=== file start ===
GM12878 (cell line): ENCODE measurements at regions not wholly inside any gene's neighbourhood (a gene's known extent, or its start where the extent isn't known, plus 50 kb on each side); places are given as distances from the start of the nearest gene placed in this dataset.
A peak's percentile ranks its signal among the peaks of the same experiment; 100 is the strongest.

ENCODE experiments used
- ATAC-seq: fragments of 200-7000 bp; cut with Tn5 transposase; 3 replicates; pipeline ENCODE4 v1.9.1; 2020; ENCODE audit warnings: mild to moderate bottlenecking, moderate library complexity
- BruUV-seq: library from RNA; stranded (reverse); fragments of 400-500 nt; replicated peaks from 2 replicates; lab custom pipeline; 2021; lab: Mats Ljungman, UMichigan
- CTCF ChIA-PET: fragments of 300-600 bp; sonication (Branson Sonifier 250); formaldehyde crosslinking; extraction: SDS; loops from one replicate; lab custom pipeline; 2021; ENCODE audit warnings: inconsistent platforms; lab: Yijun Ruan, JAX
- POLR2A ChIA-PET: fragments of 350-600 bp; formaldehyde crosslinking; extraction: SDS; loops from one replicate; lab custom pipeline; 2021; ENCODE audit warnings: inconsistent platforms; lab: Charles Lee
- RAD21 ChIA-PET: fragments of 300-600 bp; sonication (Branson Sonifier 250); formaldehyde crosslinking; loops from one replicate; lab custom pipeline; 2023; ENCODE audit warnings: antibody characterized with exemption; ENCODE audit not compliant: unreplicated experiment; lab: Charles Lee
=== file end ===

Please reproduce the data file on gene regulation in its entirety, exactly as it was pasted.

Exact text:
GM12878 (cell line): ENCODE measurements at regions not wholly inside any gene's neighbourhood (a gene's known extent, or its start where the extent isn't known, plus 50 kb on each side); places are given as distances from the start of the nearest gene placed in this dataset.
A peak's percentile ranks its signal among the peaks of the same experiment; 100 is the strongest.

ENCODE experiments used
- ATAC-seq: fragments of 200-7000 bp; cut with Tn5 transposase; 3 replicates; pipeline ENCODE4 v1.9.1; 2020; ENCODE audit warnings: mild to moderate bottlenecking, moderate library complexity
- BruUV-seq: library from RNA; stranded (reverse); fragments of 400-500 nt; replicated peaks from 2 replicates; lab custom pipeline; 2021; lab: Mats Ljungman, UMichigan
- CTCF ChIA-PET: fragments of 300-600 bp; sonication (Branson Sonifier 250); formaldehyde crosslinking; extraction: SDS; loops from one replicate; lab custom pipeline; 2021; ENCODE audit warnings: inconsistent platforms; lab: Yijun Ruan, JAX
- POLR2A ChIA-PET: fragments of 350-600 bp; formaldehyde crosslinking; extraction: SDS; loops from one replicate; lab custom pipeline; 2021; ENCODE audit warnings: inconsistent platforms; lab: Charles Lee
- RAD21 ChIA-PET: fragments of 300-600 bp; sonication (Branson Sonifier 250); formaldehyde crosslinking; loops from one replicate; lab custom pipeline; 2023; ENCODE audit warnings: antibody characterized with exemption; ENCODE audit not compliant: unreplicated experiment; lab: Charles Lee